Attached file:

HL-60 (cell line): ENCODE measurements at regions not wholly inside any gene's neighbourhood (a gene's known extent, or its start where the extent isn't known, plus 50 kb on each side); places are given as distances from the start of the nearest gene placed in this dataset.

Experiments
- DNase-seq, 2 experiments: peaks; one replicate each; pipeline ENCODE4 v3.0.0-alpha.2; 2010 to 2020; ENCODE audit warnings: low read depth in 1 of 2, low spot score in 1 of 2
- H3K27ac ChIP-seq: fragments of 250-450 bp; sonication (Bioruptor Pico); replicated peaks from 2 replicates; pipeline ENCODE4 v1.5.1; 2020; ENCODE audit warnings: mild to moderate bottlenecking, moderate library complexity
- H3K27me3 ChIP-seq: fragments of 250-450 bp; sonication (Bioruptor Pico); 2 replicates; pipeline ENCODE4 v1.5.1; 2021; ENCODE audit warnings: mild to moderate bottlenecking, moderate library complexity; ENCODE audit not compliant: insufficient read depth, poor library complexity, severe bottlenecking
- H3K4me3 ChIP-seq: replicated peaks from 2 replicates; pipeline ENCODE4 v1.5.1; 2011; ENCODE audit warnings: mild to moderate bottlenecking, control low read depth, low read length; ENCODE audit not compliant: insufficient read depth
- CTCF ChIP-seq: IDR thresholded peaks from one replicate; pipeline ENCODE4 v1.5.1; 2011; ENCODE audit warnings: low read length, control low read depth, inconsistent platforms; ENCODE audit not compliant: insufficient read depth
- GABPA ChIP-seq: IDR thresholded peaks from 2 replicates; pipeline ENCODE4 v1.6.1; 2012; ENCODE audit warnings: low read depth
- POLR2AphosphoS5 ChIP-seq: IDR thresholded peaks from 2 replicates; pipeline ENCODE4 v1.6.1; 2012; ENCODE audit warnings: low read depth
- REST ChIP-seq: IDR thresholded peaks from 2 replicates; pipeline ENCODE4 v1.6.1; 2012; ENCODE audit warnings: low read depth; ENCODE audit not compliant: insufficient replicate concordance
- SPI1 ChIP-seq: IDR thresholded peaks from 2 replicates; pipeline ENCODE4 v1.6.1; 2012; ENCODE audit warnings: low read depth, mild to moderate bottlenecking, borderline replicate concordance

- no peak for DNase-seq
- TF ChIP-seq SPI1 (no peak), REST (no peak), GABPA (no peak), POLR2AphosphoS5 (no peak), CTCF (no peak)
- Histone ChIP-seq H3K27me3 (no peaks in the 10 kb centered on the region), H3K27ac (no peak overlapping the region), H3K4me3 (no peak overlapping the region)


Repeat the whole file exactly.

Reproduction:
HL-60 (cell line): ENCODE measurements at regions not wholly inside any gene's neighbourhood (a gene's known extent, or its start where the extent isn't known, plus 50 kb on each side); places are given as distances from the start of the nearest gene placed in this dataset.

Experiments
- DNase-seq, 2 experiments: peaks; one replicate each; pipeline ENCODE4 v3.0.0-alpha.2; 2010 to 2020; ENCODE audit warnings: low read depth in 1 of 2, low spot score in 1 of 2
- H3K27ac ChIP-seq: fragments of 250-450 bp; sonication (Bioruptor Pico); replicated peaks from 2 replicates; pipeline ENCODE4 v1.5.1; 2020; ENCODE audit warnings: mild to moderate bottlenecking, moderate library complexity
- H3K27me3 ChIP-seq: fragments of 250-450 bp; sonication (Bioruptor Pico); 2 replicates; pipeline ENCODE4 v1.5.1; 2021; ENCODE audit warnings: mild to moderate bottlenecking, moderate library complexity; ENCODE audit not compliant: insufficient read depth, poor library complexity, severe bottlenecking
- H3K4me3 ChIP-seq: replicated peaks from 2 replicates; pipeline ENCODE4 v1.5.1; 2011; ENCODE audit warnings: mild to moderate bottlenecking, control low read depth, low read length; ENCODE audit not compliant: insufficient read depth
- CTCF ChIP-seq: IDR thresholded peaks from one replicate; pipeline ENCODE4 v1.5.1; 2011; ENCODE audit warnings: low read length, control low read depth, inconsistent platforms; ENCODE audit not compliant: insufficient read depth
- GABPA ChIP-seq: IDR thresholded peaks from 2 replicates; pipeline ENCODE4 v1.6.1; 2012; ENCODE audit warnings: low read depth
- POLR2AphosphoS5 ChIP-seq: IDR thresholded peaks from 2 replicates; pipeline ENCODE4 v1.6.1; 2012; ENCODE audit warnings: low read depth
- REST ChIP-seq: IDR thresholded peaks from 2 replicates; pipeline ENCODE4 v1.6.1; 2012; ENCODE audit warnings: low read depth; ENCODE audit not compliant: insufficient replicate concordance
- SPI1 ChIP-seq: IDR thresholded peaks from 2 replicates; pipeline ENCODE4 v1.6.1; 2012; ENCODE audit warnings: low read depth, mild to moderate bottlenecking, borderline replicate concordance

- no peak for DNase-seq
- TF ChIP-seq SPI1 (no peak), REST (no peak), GABPA (no peak), POLR2AphosphoS5 (no peak), CTCF (no peak)
- Histone ChIP-seq H3K27me3 (no peaks in the 10 kb centered on the region), H3K27ac (no peak overlapping the region), H3K4me3 (no peak overlapping the region)